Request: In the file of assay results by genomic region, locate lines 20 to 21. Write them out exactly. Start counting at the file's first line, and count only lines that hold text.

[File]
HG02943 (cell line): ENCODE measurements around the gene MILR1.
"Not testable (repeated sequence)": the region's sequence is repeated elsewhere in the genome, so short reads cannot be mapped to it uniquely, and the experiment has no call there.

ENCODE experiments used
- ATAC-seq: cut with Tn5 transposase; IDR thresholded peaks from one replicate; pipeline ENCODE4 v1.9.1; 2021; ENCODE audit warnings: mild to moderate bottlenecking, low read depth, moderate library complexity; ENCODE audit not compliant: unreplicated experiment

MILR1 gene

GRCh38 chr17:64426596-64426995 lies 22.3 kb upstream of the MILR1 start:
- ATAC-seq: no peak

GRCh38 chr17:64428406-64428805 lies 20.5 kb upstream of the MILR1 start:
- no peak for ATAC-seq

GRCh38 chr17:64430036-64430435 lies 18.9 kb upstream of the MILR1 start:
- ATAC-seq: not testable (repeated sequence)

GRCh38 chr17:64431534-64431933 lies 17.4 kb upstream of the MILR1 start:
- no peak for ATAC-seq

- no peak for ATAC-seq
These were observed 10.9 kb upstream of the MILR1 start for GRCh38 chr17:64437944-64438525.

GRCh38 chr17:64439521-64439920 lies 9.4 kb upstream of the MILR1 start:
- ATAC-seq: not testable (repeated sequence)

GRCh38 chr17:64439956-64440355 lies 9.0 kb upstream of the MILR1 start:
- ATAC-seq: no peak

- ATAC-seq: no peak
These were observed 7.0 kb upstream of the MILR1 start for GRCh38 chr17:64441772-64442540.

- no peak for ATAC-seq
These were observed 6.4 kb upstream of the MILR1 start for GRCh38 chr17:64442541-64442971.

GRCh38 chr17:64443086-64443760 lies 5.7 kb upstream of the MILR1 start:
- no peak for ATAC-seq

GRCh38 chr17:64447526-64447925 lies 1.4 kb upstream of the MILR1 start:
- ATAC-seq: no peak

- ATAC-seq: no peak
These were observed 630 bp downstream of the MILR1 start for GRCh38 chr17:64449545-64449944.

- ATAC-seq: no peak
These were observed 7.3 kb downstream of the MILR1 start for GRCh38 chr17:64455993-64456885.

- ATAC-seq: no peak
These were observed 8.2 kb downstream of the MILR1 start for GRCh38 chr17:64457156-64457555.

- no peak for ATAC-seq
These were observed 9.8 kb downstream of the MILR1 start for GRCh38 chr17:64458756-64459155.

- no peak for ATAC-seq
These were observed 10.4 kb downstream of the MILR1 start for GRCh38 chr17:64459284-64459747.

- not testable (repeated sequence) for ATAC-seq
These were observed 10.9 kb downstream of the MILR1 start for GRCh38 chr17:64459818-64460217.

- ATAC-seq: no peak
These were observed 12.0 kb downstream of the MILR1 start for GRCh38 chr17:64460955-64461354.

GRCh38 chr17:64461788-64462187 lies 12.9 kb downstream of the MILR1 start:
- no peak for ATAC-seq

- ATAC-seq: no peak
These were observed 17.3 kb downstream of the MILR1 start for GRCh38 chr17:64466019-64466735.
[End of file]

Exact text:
- ATAC-seq: no peak
These were observed 7.0 kb upstream of the MILR1 start for GRCh38 chr17:64441772-64442540.